Under optimal conditions, modern computer vision algorithms based on neural networks can provide almost perfect performance on various perceptual tasks, such as image classification. However, these classifiers are often not robust and their performance deteriorates severely when faced with corrupted input images. Research on the robustness of image classifiers focuses on two types of image corruptions: adversarial examples and common corruptions. While the former are image perturbations created by an adversary to cause wrong behavior of the algorithm, the latter describe image distortions that naturally occur outside of perfect lab conditions. In this work, new methods to evaluate the robustness of image classifiers against both types of corruption as well as approaches to increase the robustness are presented.
In a first step, the robustness of a defense strategy against adversarial perturbations, based on Bayesian neural networks and adversarial training, is analyzed. It is shown that by adjusting an existing adversarial attack to this defense, the defense becomes ineffective.
Next, two methods are derived to assess the robustness of arbitrary image classifiers against image corruptions. This is motivated by the goal of performing a fair comparison between current image classification networks and human visual perception in terms of their robustness. The first method is a decision-based adversarial attack and searches image-dependent adversarial perturbations using Markov Chain Monte Carlo sampling. It can be implemented using a two-alternatives-forced-choice task in a psychophysical experiment. The attack reaches competitive results compared to previous white-box attacks. In the second method, an image-independent and dataset-dependent noise distribution is learned by an adversarial noise generator. The experiments indicate that image classifiers based on convolutional neural networks are more susceptible to this noise than to various other distributions such as Gaussian noise.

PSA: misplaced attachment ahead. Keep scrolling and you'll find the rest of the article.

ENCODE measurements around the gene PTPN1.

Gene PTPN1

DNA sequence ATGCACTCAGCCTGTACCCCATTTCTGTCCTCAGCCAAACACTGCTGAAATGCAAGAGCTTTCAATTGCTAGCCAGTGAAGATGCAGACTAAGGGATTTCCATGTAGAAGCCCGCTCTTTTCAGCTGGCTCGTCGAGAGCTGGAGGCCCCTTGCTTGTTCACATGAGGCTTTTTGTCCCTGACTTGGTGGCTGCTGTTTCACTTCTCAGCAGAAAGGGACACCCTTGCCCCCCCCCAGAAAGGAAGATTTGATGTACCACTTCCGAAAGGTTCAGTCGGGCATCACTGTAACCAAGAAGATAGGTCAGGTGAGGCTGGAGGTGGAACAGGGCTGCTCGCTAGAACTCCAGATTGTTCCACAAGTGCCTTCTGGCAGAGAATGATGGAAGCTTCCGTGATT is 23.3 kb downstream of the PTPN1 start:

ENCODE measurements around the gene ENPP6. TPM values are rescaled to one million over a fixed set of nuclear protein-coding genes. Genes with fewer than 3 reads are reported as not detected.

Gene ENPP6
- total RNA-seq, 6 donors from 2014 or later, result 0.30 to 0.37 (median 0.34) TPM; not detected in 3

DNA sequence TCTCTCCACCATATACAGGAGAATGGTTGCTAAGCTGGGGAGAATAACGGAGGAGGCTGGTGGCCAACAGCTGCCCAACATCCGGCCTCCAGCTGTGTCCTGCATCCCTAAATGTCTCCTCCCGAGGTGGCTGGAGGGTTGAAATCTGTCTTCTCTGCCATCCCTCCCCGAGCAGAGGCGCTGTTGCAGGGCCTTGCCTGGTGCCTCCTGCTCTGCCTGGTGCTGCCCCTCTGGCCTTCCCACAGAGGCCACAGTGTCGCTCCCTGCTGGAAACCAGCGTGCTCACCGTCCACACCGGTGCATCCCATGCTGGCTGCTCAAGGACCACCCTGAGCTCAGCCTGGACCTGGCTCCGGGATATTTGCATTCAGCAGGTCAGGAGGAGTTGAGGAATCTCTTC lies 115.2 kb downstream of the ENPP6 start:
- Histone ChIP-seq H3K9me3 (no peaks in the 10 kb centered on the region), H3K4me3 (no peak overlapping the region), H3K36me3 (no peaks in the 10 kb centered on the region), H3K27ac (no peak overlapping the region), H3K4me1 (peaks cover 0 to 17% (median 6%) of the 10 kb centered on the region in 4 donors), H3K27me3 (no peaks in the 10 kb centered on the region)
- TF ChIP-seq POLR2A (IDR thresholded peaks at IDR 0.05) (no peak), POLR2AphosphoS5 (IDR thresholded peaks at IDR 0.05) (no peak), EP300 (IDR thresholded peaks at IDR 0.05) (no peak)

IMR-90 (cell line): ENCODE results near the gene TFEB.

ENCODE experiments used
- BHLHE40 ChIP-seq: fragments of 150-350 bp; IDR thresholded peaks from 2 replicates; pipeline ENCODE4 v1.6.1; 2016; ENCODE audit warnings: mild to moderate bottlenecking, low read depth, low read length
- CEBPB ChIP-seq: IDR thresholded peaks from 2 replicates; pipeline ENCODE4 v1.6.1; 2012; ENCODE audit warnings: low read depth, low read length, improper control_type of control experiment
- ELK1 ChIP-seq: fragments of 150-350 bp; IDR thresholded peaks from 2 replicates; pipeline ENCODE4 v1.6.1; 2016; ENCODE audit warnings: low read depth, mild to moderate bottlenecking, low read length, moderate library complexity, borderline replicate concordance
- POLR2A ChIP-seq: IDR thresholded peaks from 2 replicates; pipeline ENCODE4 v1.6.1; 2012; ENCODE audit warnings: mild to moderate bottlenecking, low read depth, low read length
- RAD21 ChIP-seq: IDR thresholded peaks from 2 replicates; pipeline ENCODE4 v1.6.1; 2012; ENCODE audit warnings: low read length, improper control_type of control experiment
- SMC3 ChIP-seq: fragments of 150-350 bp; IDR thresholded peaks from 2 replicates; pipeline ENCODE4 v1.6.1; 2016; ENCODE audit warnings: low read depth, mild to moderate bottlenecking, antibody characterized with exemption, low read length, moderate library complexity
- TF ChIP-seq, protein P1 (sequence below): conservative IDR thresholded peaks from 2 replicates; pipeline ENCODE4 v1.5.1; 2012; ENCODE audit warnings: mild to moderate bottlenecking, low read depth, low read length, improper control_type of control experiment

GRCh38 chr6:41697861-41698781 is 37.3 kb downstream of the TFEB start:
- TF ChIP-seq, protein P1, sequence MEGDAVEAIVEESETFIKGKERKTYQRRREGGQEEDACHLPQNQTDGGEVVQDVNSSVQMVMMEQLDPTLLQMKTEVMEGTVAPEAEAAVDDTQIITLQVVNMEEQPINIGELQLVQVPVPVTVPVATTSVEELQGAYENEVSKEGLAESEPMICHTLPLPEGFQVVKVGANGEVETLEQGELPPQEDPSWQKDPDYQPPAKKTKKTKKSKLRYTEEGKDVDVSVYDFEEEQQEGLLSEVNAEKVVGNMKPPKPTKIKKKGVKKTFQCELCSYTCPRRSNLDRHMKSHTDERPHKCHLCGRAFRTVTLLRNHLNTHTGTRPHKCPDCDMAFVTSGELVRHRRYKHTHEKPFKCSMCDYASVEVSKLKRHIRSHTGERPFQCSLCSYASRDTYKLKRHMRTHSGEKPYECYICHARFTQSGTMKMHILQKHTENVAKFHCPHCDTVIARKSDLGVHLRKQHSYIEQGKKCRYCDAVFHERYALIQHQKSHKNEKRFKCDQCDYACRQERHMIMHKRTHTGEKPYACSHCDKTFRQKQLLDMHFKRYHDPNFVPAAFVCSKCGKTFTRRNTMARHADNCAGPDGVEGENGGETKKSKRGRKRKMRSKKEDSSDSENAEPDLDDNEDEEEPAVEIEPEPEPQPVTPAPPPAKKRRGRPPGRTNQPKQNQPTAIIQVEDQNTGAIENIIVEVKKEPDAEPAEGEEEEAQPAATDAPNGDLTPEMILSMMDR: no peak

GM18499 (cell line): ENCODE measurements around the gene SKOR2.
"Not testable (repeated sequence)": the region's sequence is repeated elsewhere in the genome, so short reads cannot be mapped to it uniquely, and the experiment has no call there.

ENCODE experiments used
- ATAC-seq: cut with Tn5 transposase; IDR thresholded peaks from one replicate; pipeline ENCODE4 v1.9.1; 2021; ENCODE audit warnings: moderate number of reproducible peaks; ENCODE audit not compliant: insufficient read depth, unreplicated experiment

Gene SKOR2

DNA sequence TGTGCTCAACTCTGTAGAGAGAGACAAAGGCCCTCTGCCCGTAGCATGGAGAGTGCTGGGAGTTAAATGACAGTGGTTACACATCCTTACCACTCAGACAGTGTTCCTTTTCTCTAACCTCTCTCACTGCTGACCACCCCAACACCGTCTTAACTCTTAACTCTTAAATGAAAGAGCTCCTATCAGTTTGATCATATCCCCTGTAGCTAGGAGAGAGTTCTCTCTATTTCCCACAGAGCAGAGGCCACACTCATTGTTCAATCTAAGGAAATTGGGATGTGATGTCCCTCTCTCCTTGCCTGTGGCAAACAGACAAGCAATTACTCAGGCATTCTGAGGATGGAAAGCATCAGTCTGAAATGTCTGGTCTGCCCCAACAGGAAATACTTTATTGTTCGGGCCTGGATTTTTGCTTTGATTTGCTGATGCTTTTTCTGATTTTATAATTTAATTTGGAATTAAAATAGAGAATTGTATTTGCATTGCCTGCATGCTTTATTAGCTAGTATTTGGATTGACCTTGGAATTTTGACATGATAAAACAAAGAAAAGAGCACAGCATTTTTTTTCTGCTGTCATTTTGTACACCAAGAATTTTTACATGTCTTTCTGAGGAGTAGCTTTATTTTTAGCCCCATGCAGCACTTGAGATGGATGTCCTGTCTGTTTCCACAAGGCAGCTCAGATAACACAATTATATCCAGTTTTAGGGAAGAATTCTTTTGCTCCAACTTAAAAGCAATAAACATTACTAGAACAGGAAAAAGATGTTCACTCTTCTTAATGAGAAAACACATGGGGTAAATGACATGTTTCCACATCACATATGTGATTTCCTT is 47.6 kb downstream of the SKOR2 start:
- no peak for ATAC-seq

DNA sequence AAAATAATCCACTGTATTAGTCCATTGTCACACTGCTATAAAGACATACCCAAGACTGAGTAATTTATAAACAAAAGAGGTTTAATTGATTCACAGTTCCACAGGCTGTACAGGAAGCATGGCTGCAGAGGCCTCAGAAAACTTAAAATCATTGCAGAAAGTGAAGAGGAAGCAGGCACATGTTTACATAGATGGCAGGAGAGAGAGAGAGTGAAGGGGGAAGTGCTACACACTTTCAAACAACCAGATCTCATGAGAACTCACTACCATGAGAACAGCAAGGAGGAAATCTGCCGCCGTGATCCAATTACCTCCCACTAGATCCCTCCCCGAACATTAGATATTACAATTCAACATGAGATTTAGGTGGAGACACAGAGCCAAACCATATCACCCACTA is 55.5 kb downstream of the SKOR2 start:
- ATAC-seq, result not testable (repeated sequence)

Finally, it is demonstrated that the robustness of a common image classification network (ResNet-50) against common corruptions can be improved strongly by using a simple but properly tuned Gaussian data augmentation. This simple baseline easily reaches previous state-of-the-art performance on the popular corruption benchmark ImageNet-C. Built upon this strong baseline and the previously proposed adversarial noise generator, it is shown that an adversarial training of the recognition model against uncorrelated worst-case noise distributions leads to an additional increase in performance.